This report, written by Marion Scott, was recently printed in the Sunday Mail:
The Cabinet Minister for Health, Wellbeing and Sport, is quoted as saying:
I was surprised by this Scottish Government statement.
For the last four years, in research for my petition to the Scottish Parliament for a Sunshine Act, I have collected evidence and have shared this with the Scottish Government. This can all be read here.
Scottish Government Guidance (HDL 62), which is now 12 years old, is widely being ignored by NHS Health Boards across Scotland. There is no public transparency on how much of this £41 million went to Scottish doctors last year.
Whilst the Scottish Government are “not aware” it is reassuring that young folk of today, such as medical Students, are:
This report, from the BMJ, reminds me of when I attended the Scottish Parliament on the 6th January 2015. This was for a debate on mental health. I sat next to my friend Chrys Muirhead. Together we made up 2/3rds of the gallery who watched the debate from start to finish.
Following the debate I made this Hole Ousia post and sent it to a number of MSPs. A few replied, but this did not include Jamie Hepburn, MSP, whose ministerial role is to lead on mental health.
This blog-post is about stigma. It was obvious to me watching the parliamentary debate that it is not just doctors who may “loath to disclose their mental health issues”.
Not one MSP took the opportunity to talk of any personal mental health issues. They were however comfortable to describe mental health issues of constituents or family members.
This is a pattern about regulation as applied to the practice of medicine in the NHS. The pattern begins with this week’s BMJ:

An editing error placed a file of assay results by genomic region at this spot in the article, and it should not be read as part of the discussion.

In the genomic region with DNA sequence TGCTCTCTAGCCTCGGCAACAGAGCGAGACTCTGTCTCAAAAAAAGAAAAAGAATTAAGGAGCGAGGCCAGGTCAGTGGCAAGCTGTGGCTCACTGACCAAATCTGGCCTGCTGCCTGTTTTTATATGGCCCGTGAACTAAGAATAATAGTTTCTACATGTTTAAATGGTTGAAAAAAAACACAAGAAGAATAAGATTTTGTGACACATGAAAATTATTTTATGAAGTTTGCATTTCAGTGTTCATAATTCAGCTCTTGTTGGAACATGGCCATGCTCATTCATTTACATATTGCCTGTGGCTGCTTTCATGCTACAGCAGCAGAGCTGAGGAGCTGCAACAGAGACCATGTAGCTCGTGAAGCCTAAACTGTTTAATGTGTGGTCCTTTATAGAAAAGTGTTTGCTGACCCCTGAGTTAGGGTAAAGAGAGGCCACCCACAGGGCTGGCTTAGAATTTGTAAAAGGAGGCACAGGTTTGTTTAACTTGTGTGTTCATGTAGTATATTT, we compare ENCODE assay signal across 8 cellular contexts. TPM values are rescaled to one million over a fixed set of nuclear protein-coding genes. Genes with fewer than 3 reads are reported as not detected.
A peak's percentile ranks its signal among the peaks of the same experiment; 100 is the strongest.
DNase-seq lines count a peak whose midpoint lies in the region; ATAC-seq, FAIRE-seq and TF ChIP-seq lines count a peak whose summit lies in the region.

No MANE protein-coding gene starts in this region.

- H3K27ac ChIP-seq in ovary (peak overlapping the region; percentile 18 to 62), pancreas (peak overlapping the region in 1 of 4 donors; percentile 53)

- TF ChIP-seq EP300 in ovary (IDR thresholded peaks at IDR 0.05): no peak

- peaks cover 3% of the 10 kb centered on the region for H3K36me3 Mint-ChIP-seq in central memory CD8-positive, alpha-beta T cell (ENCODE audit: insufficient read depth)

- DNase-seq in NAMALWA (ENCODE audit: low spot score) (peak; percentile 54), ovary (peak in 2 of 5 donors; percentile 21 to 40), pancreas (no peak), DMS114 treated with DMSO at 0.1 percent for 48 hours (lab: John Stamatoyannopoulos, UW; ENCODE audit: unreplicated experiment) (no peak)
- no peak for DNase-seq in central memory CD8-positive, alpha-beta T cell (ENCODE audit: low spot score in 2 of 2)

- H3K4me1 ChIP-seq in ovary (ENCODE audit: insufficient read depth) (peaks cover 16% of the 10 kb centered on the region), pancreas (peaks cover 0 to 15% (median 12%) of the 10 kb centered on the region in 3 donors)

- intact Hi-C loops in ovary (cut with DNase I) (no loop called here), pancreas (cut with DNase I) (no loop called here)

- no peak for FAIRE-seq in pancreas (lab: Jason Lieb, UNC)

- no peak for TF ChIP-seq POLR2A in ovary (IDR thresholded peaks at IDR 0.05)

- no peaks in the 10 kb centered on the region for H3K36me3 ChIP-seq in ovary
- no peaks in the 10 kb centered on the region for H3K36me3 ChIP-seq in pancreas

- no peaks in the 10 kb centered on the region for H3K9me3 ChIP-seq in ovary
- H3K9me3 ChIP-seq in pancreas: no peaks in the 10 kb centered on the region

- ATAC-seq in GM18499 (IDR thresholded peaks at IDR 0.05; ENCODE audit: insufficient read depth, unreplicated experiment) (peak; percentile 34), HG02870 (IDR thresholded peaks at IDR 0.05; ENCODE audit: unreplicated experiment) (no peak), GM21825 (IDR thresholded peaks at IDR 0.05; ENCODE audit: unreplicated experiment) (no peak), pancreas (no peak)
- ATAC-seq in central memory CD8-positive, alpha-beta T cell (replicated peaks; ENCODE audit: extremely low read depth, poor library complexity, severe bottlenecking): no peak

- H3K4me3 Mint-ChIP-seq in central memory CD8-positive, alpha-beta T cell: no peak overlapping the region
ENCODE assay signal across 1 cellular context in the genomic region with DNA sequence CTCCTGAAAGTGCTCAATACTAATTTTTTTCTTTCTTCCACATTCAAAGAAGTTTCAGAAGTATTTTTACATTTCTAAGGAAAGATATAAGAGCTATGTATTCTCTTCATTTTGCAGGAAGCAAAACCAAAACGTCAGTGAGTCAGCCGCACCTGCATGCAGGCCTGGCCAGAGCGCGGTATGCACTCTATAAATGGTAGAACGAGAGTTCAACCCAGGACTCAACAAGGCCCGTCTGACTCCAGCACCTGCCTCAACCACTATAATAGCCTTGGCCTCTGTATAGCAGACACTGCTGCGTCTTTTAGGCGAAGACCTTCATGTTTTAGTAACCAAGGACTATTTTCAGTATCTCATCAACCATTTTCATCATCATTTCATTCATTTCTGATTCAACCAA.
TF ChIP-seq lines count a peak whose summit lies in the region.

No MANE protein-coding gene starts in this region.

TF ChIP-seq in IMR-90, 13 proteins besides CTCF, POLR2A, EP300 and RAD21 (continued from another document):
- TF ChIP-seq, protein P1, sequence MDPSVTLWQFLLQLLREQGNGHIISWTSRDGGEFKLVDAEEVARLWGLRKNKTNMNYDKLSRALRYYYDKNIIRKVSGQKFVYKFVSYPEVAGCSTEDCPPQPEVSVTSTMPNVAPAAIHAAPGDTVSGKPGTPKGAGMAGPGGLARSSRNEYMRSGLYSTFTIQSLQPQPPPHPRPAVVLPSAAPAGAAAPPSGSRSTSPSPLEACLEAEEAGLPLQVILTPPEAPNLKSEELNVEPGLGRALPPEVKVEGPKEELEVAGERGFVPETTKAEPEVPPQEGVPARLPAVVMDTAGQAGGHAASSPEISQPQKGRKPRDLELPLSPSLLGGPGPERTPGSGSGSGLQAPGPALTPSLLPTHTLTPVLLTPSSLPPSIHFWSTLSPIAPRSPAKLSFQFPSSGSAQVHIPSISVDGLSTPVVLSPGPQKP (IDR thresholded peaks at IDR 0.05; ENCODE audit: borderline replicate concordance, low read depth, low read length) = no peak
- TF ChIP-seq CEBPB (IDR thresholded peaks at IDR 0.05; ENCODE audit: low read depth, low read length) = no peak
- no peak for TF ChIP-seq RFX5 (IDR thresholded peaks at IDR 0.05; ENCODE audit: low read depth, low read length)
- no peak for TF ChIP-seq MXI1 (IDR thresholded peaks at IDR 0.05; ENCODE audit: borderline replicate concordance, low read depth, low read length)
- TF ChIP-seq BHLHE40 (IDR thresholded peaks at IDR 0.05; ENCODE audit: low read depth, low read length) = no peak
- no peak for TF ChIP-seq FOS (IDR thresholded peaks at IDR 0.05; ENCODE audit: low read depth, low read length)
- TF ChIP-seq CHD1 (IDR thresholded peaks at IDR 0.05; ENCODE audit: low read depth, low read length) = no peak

I am not sure that I agree with Professor Terence Stephenson that the practice of defensive medicine is solely the consequence of litigation and that regulatory procedures play little part.
The study below, just published, has concluded: “Morbidity was greatest in cases involving the GMC. Most doctors reported practising defensively, including avoidance of procedures and high-risk patients. Many felt victimised as whistleblowers or reported bullying.”
The Chair of the General Medical Council said last week to the UK Parliament Health Committee:
Dr Christoph Lees and Dr Hilarie Williams have given their review of the current regulatory process. This is a well referenced article which is worth reading in its entirety:
The pattern that I have noted here is one of an approach to healthcare that appears to be ever more “regulated”, as described perfectly above. I believe that this is not the time to borrow military approaches in healthcare. The risk of this erosion of professionalism is that harm is caused to both patients and doctors.
In a BMJ “briefing” Rebecca Coombes sums up the new UK system for public disclosure of payments from drug companies to doctors
Published the 2nd January 2015 in The BMJ, here follows the full article:
I have met Andrew Powrie-Smith of the ABPI several times. He has made it a personal mission to improve transparency for the Pharmaceutical Industry and I applaud his efforts. My concern is that the medical profession may not yet quite agree with Powrie-Smith that transparency is a “societal expectation”. I say this as (1) the voluntary register Who pays this doctor? has not exactly been burdened with declarations, and (2) my research into Registers of interest for all staff employed in NHS Scotland has evidenced very poor compliance with Scottish Government Guidance (HDL 62).